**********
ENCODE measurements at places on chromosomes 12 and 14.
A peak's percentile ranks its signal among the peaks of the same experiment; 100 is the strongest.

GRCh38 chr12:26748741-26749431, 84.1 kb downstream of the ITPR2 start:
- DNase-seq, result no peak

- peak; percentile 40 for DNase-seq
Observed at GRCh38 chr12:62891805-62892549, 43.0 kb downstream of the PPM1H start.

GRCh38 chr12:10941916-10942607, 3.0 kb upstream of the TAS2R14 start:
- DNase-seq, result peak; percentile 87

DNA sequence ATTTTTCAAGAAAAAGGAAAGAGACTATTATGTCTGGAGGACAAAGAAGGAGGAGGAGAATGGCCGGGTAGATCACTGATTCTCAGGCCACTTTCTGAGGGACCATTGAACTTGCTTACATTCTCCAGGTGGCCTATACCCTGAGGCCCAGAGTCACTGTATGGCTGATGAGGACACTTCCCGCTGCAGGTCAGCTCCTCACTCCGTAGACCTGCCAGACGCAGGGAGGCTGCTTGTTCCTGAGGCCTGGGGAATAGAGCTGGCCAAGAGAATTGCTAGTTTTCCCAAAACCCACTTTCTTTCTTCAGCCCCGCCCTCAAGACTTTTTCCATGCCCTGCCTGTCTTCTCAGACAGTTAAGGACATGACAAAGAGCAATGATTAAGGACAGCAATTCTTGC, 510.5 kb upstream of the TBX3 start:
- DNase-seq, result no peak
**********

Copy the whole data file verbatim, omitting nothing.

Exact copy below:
ENCODE measurements at places on chromosomes 12 and 14.
A peak's percentile ranks its signal among the peaks of the same experiment; 100 is the strongest.

GRCh38 chr12:26748741-26749431, 84.1 kb downstream of the ITPR2 start:
- DNase-seq, result no peak

- peak; percentile 40 for DNase-seq
Observed at GRCh38 chr12:62891805-62892549, 43.0 kb downstream of the PPM1H start.

GRCh38 chr12:10941916-10942607, 3.0 kb upstream of the TAS2R14 start:
- DNase-seq, result peak; percentile 87

DNA sequence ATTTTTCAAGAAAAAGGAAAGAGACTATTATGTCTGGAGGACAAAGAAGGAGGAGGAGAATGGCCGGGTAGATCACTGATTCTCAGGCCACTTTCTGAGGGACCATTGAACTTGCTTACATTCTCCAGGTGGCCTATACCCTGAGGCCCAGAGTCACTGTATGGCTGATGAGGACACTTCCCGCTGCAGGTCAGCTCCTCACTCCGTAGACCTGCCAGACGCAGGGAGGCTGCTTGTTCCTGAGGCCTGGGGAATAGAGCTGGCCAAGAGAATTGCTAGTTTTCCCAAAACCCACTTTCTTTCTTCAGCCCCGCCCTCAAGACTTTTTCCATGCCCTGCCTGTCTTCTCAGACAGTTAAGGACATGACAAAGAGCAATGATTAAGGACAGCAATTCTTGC, 510.5 kb upstream of the TBX3 start:
- DNase-seq, result no peak